That's the mindset that's plaguing the RP industry these days: low expectations. 400 pages isn't that bad.



#12 Reverend mort

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Posted 07 November 2011 - 07:38 PM

Nekros22 said:

 

Fgdsfg said:

 

Lecram said:

 

I find it hilarious that you can pay $60.00+ for a product and it's not even complete.  These are the kind of mistakes that shouldn't have made it into the final product.

 

Really? Seriously? You expect 100% perfect proof-reading on a 400-page long document, on the RP market no less?

Lolno.

 

 

 

Tsk tsk.

That's the mindset that's plaguing the RP industry these days: low expectations. 400 pages isn't that bad.

 



Indeed. BC has glaring, painfully obvious and abundant errors. This isn't a lack of 100% perfect proof reading, if anything it's a 100% lack of proof reading. When you price a product you are expected to deliver a product that has the quality of writing, design and production to match that price. BC has failed that goal in the production department. The book is full of obvious errors to the point that it actually impacts the use of said product, just look at all the contradictions in various sections concerning Two-Weapon fighting!

As for why, FFG has a spotty track record with had post-production editing in general, BC probably got hit harder because there's a lot of authors and a lot of copy pasting from past books that haven't been sufficiently checked before printing. Ergo rule contradictions and such obvious misses as the horde section mentioning space marines and the oh so wonderful "Natural armor does not stack with armor. Natural armor stacks with worn armor, but not the machine trait.".

 



#13 Cifer

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Posted 07 November 2011 - 10:41 PM

 @Nekros

That's the mindset that's plaguing the RP industry these days: low expectations. 400 pages isn't that bad.

It isn't that bad if you're writing for a large market where the sunk costs disappear beneath production costs. In comparison to mainstream books, RPGs are a ridiculously small market - meaning lower profit and thus less capital to be sunk into a product.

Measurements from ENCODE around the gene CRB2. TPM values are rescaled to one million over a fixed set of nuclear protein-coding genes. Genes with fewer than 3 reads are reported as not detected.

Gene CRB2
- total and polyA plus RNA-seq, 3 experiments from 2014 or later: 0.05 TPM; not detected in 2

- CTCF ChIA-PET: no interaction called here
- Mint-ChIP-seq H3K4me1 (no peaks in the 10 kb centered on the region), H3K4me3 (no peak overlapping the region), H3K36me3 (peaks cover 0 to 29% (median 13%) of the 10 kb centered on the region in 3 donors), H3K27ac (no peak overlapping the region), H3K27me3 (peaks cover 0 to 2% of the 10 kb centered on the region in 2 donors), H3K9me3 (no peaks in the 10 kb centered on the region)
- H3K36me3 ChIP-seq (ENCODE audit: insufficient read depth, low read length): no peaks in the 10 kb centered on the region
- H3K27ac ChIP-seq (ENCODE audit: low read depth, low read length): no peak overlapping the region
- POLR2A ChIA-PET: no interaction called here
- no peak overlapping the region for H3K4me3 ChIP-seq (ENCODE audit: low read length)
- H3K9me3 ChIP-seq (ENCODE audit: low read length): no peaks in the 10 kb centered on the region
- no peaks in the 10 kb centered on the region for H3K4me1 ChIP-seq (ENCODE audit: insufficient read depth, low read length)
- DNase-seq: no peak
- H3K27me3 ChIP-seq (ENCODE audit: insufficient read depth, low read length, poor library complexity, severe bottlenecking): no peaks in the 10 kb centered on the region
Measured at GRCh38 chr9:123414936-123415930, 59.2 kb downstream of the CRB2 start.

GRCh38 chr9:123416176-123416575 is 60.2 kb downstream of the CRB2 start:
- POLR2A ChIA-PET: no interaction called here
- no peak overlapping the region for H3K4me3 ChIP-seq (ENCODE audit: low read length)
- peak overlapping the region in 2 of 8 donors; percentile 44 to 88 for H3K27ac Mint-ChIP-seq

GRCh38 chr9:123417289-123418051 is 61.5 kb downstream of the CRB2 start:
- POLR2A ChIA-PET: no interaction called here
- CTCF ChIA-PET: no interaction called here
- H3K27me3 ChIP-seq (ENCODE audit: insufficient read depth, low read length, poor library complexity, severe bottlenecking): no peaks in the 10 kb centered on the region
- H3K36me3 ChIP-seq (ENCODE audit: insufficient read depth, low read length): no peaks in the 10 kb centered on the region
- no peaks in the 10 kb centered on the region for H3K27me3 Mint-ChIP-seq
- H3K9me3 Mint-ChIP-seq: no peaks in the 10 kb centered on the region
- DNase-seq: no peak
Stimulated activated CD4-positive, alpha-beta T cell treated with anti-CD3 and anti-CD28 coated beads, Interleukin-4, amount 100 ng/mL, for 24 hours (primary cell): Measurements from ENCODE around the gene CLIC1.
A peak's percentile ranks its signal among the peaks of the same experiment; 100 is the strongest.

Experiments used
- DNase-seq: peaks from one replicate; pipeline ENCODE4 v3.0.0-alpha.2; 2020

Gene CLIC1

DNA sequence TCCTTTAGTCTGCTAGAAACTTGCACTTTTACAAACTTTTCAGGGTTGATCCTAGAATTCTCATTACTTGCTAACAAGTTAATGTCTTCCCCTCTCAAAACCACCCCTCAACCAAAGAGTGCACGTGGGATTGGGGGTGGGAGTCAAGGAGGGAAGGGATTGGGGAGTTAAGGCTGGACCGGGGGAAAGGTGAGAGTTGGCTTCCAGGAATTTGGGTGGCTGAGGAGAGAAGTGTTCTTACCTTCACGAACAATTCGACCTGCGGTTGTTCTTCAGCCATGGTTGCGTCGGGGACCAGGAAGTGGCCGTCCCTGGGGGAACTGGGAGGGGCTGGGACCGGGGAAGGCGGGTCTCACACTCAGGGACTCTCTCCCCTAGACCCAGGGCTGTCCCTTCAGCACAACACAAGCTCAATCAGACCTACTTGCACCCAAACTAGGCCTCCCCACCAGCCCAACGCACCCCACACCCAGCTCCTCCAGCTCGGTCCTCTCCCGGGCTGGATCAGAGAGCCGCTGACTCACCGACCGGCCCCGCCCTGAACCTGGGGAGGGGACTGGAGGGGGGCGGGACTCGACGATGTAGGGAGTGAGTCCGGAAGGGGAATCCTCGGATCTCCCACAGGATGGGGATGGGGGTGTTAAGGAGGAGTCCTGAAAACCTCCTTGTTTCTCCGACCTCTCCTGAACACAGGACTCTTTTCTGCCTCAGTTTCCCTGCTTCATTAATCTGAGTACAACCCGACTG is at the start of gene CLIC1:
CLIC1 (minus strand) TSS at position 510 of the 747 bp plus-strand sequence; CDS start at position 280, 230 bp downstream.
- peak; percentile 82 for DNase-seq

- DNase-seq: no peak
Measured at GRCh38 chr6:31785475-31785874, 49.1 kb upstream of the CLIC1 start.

#14 Nekros22

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Posted 08 November 2011 - 03:09 AM

Cifer said:

 @Nekros

That's the mindset that's plaguing the RP industry these days: low expectations. 400 pages isn't that bad.

It isn't that bad if you're writing for a large market where the sunk costs disappear beneath production costs. In comparison to mainstream books, RPGs are a ridiculously small market - meaning lower profit and thus less capital to be sunk into a product.

I simply fail to see how having a small market is an excuse for providing a low quality product. There are RPG's available for free that have fewer typos than BC.

If anything providing a low quality product to a small market would be more costly than delaying the product's release to make sure it is free of errors.



#15 Lecram

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Posted 08 November 2011 - 05:45 AM

@Fgdsfg  I didn't say 100% perfect proof reading. Please don't put words in my mouth.  As I mentionned above, I've played a variety of RPG's and I expect that some things might get missed in the editing process. What I mean is it's a lot of money for a product that has a lot of glaring mistakes.

So here you have a book with tonnes of errors and have to wait until an errata comes out and have 2 documents to refer to when looking up the rules or you can dish out another pile of cash when the next print comes out post errata.

I'm not trying to start an argument here. I just asked if there was a tight deadline. According to what I've read, it seems par for the course for FFG.

EvilHat games had a neat way of coming out with their Dresden Files RPG.  They provided a "BETA" PDF that could be replaced free of charge when the final version came out.  They also provided the hard copy of the Beta at a reduced price.  When the errata/completed version came out, they charged full price.  The book was also 400+ pages, BTW.  Also, there wasn't nearly as many mistakes in their BETA version as there is in BC's final version.

 

 



#16 bogi_khaosa

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Posted 09 November 2011 - 03:49 AM